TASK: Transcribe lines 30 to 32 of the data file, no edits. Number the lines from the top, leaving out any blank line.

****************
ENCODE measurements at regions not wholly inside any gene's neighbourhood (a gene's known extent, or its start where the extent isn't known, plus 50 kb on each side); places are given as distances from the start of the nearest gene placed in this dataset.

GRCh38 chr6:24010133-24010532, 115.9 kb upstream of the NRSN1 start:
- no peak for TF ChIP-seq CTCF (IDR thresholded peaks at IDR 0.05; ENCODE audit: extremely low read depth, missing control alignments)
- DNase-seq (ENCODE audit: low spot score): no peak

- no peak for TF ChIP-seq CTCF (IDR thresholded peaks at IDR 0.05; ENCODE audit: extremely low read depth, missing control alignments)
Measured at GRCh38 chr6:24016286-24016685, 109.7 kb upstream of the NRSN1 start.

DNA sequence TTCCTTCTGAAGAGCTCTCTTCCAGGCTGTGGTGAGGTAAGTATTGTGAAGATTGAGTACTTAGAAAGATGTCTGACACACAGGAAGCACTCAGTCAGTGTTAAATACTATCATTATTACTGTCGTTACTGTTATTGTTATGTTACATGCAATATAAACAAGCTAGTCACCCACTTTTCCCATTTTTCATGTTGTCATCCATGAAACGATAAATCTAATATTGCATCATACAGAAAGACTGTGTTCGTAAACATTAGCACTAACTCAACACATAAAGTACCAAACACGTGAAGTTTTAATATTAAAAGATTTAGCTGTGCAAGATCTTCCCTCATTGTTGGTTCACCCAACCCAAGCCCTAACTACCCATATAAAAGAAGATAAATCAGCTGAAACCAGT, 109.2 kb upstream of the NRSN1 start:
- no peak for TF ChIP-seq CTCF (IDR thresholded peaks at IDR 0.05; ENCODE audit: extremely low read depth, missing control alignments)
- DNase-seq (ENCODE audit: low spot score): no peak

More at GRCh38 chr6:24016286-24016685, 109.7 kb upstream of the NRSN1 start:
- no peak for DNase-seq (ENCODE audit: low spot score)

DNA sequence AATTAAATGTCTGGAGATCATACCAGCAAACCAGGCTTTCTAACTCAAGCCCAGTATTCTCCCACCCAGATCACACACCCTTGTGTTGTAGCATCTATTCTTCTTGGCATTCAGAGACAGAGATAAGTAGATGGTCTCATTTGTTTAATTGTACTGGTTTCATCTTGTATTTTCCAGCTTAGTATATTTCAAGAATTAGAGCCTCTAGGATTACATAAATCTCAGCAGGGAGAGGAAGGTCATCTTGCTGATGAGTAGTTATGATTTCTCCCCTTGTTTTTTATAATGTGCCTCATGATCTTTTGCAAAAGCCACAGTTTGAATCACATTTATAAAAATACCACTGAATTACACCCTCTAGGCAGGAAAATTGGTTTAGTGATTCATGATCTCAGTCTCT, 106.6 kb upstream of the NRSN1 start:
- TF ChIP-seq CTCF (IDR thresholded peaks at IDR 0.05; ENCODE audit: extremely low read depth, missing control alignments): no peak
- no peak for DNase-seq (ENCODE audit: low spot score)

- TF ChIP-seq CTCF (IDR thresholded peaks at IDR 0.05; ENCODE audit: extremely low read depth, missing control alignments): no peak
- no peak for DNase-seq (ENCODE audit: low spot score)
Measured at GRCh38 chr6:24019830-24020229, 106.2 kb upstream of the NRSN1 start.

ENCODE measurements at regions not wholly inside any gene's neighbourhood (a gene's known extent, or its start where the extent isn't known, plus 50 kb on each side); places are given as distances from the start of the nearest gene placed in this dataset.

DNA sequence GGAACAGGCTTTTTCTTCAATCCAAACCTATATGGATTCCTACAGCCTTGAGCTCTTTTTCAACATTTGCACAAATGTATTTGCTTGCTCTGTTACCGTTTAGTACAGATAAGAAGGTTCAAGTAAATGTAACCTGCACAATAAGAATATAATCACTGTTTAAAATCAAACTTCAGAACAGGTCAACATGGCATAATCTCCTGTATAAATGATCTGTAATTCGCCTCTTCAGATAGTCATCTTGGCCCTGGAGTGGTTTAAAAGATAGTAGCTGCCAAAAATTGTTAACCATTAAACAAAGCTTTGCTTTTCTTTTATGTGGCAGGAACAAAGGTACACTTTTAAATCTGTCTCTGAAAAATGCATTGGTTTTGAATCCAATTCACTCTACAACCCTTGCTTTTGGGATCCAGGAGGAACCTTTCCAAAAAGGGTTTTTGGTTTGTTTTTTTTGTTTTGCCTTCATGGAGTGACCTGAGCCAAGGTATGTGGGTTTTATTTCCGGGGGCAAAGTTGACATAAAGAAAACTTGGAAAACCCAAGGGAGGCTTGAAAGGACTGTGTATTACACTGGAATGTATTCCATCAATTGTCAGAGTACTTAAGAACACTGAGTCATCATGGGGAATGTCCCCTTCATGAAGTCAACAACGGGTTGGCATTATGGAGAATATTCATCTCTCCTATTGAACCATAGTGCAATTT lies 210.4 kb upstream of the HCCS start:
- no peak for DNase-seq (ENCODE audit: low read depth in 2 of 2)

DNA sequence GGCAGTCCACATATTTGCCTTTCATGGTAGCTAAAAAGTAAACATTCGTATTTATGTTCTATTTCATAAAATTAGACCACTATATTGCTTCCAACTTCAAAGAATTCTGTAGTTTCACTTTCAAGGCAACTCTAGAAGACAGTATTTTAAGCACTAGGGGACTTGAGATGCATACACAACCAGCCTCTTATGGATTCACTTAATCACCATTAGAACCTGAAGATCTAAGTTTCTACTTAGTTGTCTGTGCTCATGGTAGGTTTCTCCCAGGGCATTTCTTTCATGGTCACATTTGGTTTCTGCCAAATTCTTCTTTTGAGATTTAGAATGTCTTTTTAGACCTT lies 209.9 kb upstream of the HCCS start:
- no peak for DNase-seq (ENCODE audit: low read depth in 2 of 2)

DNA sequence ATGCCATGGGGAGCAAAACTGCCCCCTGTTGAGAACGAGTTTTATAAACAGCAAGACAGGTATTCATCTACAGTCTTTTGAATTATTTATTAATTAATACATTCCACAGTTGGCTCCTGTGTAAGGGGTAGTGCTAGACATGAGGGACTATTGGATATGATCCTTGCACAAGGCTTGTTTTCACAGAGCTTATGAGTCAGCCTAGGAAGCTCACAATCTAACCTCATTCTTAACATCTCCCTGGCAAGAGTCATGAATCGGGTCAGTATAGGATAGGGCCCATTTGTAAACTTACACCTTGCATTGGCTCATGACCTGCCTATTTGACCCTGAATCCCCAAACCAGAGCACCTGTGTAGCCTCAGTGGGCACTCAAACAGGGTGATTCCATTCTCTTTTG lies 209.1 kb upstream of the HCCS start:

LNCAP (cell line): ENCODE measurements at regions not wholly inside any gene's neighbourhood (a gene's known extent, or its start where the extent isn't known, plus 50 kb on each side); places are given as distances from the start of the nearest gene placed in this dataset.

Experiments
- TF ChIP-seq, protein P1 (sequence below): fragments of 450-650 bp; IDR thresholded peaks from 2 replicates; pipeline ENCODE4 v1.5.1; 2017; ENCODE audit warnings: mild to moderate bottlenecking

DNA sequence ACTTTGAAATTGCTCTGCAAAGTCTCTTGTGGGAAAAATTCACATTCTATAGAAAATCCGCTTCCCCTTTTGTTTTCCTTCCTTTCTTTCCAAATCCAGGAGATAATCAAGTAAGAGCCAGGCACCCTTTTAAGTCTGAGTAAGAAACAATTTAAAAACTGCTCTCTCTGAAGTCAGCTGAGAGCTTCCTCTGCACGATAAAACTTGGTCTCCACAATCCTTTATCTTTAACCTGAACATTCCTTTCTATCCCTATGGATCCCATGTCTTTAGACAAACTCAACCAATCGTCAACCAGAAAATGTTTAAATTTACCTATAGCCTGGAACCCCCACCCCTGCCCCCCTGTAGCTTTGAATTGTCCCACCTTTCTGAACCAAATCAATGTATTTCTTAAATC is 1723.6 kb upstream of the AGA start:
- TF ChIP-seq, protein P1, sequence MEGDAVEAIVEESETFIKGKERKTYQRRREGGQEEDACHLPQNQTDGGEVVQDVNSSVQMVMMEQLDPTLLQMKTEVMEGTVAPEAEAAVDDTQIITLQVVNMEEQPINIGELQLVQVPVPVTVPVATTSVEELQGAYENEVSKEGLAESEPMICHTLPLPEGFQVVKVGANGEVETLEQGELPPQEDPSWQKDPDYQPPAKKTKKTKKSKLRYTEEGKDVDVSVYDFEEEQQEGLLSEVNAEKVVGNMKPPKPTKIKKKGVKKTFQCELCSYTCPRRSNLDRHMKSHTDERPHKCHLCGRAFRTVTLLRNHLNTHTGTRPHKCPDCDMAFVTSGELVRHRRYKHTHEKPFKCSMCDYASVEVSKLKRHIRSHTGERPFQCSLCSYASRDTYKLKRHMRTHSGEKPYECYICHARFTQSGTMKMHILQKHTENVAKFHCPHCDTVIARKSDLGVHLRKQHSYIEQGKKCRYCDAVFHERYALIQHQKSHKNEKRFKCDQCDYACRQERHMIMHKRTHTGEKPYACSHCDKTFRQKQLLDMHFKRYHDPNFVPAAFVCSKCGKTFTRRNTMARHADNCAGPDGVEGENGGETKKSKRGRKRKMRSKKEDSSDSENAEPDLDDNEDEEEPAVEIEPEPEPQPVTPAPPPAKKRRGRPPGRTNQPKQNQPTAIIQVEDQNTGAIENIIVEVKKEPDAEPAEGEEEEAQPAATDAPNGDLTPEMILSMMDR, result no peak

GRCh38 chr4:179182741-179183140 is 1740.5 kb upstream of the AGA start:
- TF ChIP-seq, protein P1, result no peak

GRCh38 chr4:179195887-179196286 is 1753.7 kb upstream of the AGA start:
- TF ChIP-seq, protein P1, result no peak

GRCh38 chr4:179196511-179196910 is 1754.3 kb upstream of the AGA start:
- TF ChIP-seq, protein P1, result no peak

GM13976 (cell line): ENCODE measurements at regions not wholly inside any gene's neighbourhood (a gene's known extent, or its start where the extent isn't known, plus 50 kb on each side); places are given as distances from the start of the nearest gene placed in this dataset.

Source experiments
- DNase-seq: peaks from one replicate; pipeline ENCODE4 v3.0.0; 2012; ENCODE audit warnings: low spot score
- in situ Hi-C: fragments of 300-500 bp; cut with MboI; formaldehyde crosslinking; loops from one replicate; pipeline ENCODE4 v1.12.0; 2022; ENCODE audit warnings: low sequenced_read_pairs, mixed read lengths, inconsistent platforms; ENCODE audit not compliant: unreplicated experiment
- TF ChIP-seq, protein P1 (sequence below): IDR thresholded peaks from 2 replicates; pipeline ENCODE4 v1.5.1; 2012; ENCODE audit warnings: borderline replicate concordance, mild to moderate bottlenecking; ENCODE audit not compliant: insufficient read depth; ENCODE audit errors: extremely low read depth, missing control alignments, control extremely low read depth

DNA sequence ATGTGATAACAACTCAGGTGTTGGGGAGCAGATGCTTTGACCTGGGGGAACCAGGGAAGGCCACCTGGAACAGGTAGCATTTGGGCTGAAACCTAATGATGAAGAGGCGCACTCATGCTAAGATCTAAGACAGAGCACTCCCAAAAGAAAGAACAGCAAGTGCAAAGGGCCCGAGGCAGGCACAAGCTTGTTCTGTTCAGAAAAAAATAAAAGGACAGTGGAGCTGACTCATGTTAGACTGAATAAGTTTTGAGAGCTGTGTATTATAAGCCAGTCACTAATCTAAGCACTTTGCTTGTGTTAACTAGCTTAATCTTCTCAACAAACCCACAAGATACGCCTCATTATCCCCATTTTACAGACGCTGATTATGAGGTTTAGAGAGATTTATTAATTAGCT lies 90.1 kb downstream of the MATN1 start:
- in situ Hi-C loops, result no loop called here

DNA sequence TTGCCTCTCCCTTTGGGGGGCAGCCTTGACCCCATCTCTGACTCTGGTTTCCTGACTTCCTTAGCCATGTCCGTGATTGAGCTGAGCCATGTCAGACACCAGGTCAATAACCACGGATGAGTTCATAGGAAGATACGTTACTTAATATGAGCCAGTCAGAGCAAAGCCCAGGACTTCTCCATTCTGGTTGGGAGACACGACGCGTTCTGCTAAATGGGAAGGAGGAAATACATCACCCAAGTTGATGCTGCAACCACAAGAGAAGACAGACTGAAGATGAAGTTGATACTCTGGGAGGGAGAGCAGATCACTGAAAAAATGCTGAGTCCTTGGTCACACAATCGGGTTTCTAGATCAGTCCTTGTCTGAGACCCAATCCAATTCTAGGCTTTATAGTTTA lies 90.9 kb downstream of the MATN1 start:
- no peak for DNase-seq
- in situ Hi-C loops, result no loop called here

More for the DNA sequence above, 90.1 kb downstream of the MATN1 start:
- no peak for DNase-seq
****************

- TF ChIP-seq, protein P1, result no peak

GRCh38 chr4:179195887-179196286 is 1753.7 kb upstream of the AGA start:
- TF ChIP-seq, protein P1, result no peak